On Sat, Sep 17, 2016 at 6:25 AM, Alice Wonder <al...@domblogger.net> wrote:
> Never used IPMI in my life and while I thought it was cool when I heard
> about it, had no plans to.
Under many different names (Sun called it LOM; I forgot IBM's
name), this has been out there for a while. And it is IMHO the best
way to deal with servers. My normal server installing procedure is:
1. slap server wherever it will reside
2. Run the power cords
3. Run the ethernet cords for both normal use and IPMI. I'd probably
be mindful of which vlans each cable goes to.
4. Fire computer up
5. Connect to the IPMI ethernet port using openipmi/whatever; by
default it is generally setup to do dhcp.
6. Through ipmi, configure server's bios/raid/whatever and then boot
it, feeding an ISO with the OS of choice through ipmi. Good time to do
any server bios upgrade too.
7. Don't forget to change IPMI PW!
> Just built a home server (while out of town) using a SUPERMICRO
> I put an nVidia 405 based video card in it but it may be bad.
> When I power it on, I get some beeps but they are different than the no
> memory beeps (I intentionally powered on w/o memory to hear those) and I
> think what may be happening is normal boot process but no video simply
> because the card (bought used) may be bad.
> Before I go and try to find a retailer that still carries VGA cables, is
> there a way via the boards IPMI interface (it has ethernet port just for
> that) to connect from my CentOS 7 laptop and see if the machine is normally
> powering on?
Connect both to a switch attached to your dhcp server (or make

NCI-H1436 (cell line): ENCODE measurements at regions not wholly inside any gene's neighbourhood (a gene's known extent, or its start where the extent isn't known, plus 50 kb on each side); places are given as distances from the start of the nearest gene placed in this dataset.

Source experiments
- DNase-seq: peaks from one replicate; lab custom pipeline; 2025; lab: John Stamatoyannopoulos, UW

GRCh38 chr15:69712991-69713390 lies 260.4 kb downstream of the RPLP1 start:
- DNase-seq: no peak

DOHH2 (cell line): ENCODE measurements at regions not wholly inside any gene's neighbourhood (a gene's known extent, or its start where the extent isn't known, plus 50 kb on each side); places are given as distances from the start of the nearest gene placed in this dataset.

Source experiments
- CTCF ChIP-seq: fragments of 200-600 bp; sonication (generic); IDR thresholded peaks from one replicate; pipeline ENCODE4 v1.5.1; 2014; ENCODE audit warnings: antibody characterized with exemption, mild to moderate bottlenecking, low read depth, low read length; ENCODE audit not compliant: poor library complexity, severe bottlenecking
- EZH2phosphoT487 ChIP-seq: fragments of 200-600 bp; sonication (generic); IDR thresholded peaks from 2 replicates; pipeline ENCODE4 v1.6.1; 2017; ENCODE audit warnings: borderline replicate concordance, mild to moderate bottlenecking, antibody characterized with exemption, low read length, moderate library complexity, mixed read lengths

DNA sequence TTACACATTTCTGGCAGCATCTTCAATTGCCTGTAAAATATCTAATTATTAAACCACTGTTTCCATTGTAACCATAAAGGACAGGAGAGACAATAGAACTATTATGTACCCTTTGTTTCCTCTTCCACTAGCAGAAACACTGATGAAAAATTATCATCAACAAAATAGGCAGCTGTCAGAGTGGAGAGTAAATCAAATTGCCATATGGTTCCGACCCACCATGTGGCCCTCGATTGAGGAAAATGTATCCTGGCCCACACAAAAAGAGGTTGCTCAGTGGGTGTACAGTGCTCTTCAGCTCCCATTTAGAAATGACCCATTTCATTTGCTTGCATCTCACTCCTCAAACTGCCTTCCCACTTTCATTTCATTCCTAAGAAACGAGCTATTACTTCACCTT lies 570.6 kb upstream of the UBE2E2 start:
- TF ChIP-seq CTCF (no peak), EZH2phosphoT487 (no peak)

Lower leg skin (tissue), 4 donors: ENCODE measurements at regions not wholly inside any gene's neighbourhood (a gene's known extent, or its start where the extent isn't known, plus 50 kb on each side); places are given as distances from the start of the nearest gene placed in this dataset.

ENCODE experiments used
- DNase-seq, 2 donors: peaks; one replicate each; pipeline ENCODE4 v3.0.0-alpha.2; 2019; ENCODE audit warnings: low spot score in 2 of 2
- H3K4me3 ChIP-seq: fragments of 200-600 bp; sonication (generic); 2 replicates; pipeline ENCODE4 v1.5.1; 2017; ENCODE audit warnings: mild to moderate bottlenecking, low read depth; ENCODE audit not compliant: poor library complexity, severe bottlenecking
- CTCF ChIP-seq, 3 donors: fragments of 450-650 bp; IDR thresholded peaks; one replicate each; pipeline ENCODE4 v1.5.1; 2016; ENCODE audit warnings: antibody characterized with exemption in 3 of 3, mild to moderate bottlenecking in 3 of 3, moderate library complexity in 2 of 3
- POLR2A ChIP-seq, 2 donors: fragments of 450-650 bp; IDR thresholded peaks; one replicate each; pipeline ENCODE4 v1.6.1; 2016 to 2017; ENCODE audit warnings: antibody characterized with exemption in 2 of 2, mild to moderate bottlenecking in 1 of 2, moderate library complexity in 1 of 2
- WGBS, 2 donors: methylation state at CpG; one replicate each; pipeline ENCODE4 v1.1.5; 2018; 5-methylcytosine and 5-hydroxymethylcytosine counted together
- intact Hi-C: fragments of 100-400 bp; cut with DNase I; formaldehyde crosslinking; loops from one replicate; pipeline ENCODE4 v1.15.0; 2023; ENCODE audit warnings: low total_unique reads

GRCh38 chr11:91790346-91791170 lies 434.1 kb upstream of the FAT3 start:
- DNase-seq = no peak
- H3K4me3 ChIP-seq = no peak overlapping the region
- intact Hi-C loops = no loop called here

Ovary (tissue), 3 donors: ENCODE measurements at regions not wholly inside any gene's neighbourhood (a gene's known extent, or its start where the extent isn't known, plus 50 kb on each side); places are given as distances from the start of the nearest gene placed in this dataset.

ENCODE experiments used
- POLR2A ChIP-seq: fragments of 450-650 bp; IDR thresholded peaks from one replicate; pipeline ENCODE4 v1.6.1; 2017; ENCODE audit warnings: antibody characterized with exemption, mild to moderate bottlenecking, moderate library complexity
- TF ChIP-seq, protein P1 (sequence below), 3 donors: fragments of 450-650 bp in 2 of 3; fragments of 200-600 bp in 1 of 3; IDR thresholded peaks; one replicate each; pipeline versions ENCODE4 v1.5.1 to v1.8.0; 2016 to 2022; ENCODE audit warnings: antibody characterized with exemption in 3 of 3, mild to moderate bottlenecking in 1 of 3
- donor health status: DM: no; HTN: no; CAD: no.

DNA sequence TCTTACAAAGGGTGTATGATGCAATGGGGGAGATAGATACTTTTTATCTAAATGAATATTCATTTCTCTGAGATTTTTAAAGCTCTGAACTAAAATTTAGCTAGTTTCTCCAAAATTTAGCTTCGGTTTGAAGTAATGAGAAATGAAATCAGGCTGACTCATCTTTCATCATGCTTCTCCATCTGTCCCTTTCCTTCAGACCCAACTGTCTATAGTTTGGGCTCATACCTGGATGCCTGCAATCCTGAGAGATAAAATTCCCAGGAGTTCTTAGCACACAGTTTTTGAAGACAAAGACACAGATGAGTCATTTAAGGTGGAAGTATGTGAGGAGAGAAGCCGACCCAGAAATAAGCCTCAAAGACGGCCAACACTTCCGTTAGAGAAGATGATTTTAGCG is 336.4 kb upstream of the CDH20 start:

laptop provide that to ipmi) and then connect from laptop to ipmi and
go do your thing.
Video cards are for desktops.
> I saw some IPMI packages exist for CentOS 7 but I don't know if this is what
> they are for.
> And it seems there are OpenIPMI and freeimpi packages. Are those just
> different ways of doing same thing or do they serve different purposes?
Personally I do not think the supermicro box cares. IPMI is a
standard. Whichever you use should provide a way to send out (remote)
commands and then have a console so you can install thingies in the
With that said, I have used openipmi myself; you do want the ipmitool,
which is a package.
Sample commands (lookup to see what they do. Notice I am using default l/p):
ipmitool -I lan -H 192.168.21.125 -U ADMIN -P ADMIN sel
ipmitool -I lanplus -H 192.168.21.125 -U ADMIN -P ADMIN mc reset cold
ipmitool -I lanplus -H 192.168.21.112 -U ADMIN -P ADMIN mc info
References I have used:
> Sent my from my laptop, may not be able to respond timely
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